CRASH OF AN AIRACOBRA
AT HAMMONDVILLE, NSW
ABOUT 3 MILES SSW OF BANKSTOWN AIRFIELD
ON 8 JUNE 1942

 

aircobra.jpg (8125 bytes)

P-39 Airacobra

 

At 0015 hours on Sunday, 8 June 1942, Japanese submarine I-24 surfaced about 4 miles off the coast of Sydney. The submarine opened fire with its deck gun on the sleeping city of Sydney. It fired ten shells at 30 second intervals. Six of the shells failed to explode and the other four caused minor damage to houses and one indirect casualty. For the second time in a week, Sydney was under direct attack by the enemy (see below).

At Bankstown Airfield, about 20 kilometres west of Sydney, Lt George Leo Cantello (0-388884) of the 41st Fighter Squadron, 35th Fighter Group, received a phone call saying that Sydney was being shelled. He was the only pilot on the base at the time. He took off immediately in his P-400 Airacobra aircraft, Serial #BW140, and climbed to 1000 feet. The aircraft's engine failed about two minutes after takeoff and it plumetted to the ground and exploded in a ball of flame north of Hammondville, which was a small farming community about 3 miles south south west of Bankstown airfield. It is now a suburb of Sydney.

John Jewell, then a very young boy, witnessed the crash of the Airacobra. John tried over many years to raise interest with the authorities over this crash. Finally in the 1980's, the US Consul in Sydney started an investigation involving the United States Air Force Historical Research Centre, the American Battle Monuments Commission, the Washington National Records Centre and surviving members of the 41st Fighter Squadron.

Finally in 1988, the citizens of Bankstown unveiled a memorial to memory of 1st Lt Cantello as part of a Bicentennial project. It is located in Lieutenant Cantello Reserve.

 

City of Liverpool

These plaques were unveiled on
12th June 1988 by

The Honourable John C Dorrance

Consul General of the United States of America
To commemorate the dedication of this memorial to

1ST LT. GEORGE LEO CANTELLO
0-3888 USAAF

Commander 41st Fighter Squadron, 35th Fighter Group, who gave
his life nearby on 8th June, 1942 in the defence of Sydney.

Alderman C.R. Conway, J.P.
(Mayor)

 

NOTE:- The above information on this crash of an Airacobra, is primarily from Garth O'Connell's home page site on Lieutenant Cantello's Memorial.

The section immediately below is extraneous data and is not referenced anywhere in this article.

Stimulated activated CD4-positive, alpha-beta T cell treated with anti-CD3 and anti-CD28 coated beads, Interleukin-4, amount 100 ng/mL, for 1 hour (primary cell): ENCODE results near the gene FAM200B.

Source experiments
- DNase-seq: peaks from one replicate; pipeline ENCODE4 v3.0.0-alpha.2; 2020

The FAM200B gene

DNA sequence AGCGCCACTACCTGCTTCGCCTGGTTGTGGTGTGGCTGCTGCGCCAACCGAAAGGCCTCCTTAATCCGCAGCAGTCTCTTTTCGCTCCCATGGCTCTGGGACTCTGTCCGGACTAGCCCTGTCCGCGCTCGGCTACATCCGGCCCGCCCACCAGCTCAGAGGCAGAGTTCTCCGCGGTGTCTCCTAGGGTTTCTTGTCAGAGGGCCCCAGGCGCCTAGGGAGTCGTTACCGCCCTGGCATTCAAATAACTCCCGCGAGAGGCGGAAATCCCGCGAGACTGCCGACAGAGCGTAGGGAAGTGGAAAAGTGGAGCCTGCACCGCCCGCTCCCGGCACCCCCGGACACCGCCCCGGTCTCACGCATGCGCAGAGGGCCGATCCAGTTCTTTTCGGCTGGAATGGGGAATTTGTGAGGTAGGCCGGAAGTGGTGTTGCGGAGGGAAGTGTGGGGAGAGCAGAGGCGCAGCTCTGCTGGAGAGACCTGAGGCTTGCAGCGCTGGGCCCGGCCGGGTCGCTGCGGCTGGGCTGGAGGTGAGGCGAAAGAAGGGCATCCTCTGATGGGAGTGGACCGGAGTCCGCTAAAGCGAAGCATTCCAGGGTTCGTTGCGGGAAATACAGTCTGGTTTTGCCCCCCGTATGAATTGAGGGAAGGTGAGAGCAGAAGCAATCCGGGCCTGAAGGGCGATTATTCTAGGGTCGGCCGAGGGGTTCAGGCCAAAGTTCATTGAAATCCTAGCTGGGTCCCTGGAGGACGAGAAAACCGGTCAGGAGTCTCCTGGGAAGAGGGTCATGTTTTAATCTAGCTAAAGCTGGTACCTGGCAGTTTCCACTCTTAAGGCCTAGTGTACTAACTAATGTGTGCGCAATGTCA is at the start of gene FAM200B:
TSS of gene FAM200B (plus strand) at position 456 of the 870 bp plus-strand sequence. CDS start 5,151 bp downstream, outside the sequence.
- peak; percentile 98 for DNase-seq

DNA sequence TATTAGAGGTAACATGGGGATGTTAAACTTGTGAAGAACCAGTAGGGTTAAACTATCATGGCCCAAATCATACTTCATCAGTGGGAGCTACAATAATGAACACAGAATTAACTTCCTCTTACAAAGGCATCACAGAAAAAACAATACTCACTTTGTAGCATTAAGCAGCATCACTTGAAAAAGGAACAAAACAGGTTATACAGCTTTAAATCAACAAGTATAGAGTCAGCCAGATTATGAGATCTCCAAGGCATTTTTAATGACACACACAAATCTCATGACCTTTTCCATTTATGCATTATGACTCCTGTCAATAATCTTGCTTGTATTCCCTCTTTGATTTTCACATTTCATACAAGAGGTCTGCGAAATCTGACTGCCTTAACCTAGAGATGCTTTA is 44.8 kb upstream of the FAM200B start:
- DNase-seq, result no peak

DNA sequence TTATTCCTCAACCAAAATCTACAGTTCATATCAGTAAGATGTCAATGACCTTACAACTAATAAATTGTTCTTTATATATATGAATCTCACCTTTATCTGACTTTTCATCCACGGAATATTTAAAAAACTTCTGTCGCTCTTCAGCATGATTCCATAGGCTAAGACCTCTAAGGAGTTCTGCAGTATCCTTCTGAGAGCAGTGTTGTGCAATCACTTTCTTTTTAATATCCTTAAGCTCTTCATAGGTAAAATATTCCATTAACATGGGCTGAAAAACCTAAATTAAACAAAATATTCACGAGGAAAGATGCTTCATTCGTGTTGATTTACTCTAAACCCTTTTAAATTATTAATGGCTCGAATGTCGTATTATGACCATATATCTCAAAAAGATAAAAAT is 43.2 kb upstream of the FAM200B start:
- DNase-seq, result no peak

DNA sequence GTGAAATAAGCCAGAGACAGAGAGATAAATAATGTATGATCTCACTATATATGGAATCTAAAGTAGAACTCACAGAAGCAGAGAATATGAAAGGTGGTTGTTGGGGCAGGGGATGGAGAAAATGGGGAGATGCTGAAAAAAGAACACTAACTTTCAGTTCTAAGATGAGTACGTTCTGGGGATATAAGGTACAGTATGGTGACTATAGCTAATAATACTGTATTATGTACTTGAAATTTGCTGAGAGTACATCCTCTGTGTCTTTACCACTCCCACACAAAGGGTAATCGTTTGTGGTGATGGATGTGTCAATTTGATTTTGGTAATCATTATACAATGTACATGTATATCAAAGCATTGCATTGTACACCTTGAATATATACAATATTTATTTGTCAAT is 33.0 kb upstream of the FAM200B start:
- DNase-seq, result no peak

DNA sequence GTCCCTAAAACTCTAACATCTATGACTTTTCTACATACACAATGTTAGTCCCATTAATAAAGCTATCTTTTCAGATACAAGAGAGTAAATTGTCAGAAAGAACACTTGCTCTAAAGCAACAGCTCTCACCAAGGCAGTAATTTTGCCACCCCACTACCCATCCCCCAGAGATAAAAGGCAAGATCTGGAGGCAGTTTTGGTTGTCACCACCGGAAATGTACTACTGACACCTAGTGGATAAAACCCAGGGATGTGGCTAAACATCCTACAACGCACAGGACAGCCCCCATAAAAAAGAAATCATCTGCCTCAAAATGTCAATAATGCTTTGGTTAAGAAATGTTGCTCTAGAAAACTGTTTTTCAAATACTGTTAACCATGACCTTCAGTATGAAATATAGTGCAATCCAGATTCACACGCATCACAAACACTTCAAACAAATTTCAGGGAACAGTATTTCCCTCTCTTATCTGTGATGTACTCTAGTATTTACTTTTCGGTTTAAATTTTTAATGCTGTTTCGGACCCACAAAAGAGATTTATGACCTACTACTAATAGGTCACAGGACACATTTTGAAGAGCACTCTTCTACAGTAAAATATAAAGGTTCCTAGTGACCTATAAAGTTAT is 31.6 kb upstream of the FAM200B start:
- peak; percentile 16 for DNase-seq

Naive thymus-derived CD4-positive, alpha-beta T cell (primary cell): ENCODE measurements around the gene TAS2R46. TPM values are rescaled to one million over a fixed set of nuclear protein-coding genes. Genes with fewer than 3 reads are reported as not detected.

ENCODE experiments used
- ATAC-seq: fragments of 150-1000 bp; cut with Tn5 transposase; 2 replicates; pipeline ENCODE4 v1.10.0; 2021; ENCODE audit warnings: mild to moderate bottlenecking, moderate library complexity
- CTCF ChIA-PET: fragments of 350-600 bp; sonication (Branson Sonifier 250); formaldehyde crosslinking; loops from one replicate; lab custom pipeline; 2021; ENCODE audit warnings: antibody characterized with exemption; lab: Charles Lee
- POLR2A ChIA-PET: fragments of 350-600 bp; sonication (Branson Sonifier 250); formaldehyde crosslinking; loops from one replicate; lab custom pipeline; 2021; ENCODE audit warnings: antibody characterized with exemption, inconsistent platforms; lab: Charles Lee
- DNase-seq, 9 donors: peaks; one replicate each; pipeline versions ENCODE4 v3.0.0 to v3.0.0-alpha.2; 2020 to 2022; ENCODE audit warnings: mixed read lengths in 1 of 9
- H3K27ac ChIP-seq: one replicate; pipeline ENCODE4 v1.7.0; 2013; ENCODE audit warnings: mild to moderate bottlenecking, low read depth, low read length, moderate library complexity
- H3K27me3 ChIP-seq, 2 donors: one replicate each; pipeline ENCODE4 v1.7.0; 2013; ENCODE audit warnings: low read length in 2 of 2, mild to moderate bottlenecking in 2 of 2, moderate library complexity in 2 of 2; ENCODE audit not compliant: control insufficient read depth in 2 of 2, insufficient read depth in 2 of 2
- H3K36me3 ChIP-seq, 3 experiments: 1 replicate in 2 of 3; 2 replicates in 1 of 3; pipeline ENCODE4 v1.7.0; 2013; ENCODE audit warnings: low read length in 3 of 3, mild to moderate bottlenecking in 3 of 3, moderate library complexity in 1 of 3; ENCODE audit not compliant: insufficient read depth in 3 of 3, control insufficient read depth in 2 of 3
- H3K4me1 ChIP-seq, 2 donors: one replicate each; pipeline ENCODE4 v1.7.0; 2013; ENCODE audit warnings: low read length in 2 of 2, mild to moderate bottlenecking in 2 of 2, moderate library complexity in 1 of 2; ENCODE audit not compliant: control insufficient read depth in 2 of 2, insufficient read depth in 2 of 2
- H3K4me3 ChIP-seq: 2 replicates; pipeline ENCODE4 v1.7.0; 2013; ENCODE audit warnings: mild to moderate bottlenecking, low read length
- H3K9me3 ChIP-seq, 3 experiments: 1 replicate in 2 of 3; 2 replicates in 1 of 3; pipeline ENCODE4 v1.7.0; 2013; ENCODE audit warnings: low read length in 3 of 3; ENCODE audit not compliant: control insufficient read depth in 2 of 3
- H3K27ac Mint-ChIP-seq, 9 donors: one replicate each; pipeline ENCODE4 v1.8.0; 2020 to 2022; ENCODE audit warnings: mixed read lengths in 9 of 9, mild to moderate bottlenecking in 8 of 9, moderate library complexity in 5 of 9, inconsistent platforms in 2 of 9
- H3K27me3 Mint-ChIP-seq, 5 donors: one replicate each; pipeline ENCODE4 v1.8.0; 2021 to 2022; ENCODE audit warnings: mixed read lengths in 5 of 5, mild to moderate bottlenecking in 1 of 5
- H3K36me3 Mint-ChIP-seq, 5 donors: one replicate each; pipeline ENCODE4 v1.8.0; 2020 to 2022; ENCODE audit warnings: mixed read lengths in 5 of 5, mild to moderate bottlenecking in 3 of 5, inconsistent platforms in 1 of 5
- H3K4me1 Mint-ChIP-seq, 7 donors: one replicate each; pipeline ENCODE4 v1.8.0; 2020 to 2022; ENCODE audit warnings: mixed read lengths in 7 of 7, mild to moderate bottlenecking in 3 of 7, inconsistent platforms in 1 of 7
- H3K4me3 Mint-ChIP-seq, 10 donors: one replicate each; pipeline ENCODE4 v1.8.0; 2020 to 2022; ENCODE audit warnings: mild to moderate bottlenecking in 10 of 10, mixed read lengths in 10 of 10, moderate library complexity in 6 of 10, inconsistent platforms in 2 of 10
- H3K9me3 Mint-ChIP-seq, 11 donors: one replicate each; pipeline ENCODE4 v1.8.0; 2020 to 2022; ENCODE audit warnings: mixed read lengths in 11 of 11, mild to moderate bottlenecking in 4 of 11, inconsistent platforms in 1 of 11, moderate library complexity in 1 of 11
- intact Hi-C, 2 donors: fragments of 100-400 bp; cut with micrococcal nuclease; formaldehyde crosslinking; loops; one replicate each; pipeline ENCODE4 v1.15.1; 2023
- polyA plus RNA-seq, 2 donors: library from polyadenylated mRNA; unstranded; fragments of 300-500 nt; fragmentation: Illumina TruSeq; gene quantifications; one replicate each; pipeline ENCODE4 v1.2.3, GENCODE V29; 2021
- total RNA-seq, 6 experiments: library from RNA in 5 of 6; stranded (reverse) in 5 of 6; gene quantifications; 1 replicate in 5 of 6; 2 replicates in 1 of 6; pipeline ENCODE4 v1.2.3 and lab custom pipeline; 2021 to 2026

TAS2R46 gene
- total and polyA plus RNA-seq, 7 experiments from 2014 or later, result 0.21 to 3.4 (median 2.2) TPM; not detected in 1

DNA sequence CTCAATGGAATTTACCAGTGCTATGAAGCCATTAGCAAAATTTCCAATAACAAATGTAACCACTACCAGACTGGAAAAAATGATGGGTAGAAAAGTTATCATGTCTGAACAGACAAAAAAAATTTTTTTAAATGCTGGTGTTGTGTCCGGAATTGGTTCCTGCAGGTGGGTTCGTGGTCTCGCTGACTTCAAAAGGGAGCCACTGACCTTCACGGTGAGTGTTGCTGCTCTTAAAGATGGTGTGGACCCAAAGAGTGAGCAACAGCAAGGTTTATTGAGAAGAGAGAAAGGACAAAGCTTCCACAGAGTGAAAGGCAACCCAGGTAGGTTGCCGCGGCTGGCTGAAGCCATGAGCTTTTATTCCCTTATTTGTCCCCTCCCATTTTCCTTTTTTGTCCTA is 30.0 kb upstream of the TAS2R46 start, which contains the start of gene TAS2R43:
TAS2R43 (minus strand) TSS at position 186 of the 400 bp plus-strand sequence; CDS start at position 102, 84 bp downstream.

hline.gif (2424 bytes)

 

EARLIER JAPANESE ATTACK ON SYDNEY HARBOUR

At 4:20 a.m. on 30 May 1942 a Japanese single-float biplane burning navigation lights circled twice over Sydney Harbour near where the USS Chicago was anchored. It was initially thought to be an American plane but eventually some fighters were sent up to intercept the plane. Another plane was also reported at Newcastle. Neither could be found.

At sunset on Sunday 31 May 1942 Japanese submarines I 22, I 24, and I 27 launched midget submarines 12 kms east of Sydney. The mother submarines fired shells onto Sydney eastern suburbs causing minimal damage.

 

Home damaged in Sydney's
eastern suburbs by shelling from
Japanese submarine

 

At 8 p.m. submarine No. 14 was detected by an electronic indicator loop but was ignored due to other small boat traffic. The submarine became caught in the western sector of the anti-submarine net. The Japanese crew detonated a demolition charge killing themselves.

At 9:48 p.m. another inward crossing was reported but again ignored. It was midget submarine A from I 24. At 10:27 all vessels in the harbour were alerted of the submarines presence. USS Chicago spotted the submarine and fired on it with tracers from its pom pom guns. At the same time midget No. 21 was entering the harbour. The auxiliary naval patrol boat Lauriana, a peace-time motor cruiser and another patrol vessel, the Yandra tried to ram the midget and attacked it with depth charges.

 

Sydney ferry Kuttabul

 

At 11:10 p.m. HMAS Geelong fired at midget A, just before it fired 2 torpedoes at USS Chicago. One exploded under an old ferry, HMAS Kuttabul, killing 19 sailors and wounding 10. At 3:00 a.m., USS Chicago spotted midget No. 21 which had been battered by depth charges as it entered the harbour. Several craft attacked it with depth charges. It was later found disabled on the harbour floor with its motor still running. The 2 crew had shot themselves. Nine areas in Sydney were damaged by shells fired from the submarines.

 

Japanese Midget Submarine sunk in Sydney Harbour on 31 May 1942

 

For anyone wanting to find out more details of this raid by the midget submarines in Sydney Harbour, see if your local Library has a copy of the following book:-

"The Coffin Boats - Japanese Midget Submarine Operations in the Second World War" by Peggy Warner & Sadoa Seno.

 

ACKNOWLEDGEMENTS

I'd like to thank Gordon Birkett and Garth O'Connell for their assistance with this web page.

 

Can anyone help me with more information?

 

"Australia @ War" Research Products

I need your help

Copyright

 Peter Dunn 2015

Disclaimer

Please e-mail me
any information or photographs

"Australia @ War"
8GB USB Memory Stick

This page first produced 16 October 1999

This page last updated 29 March 2017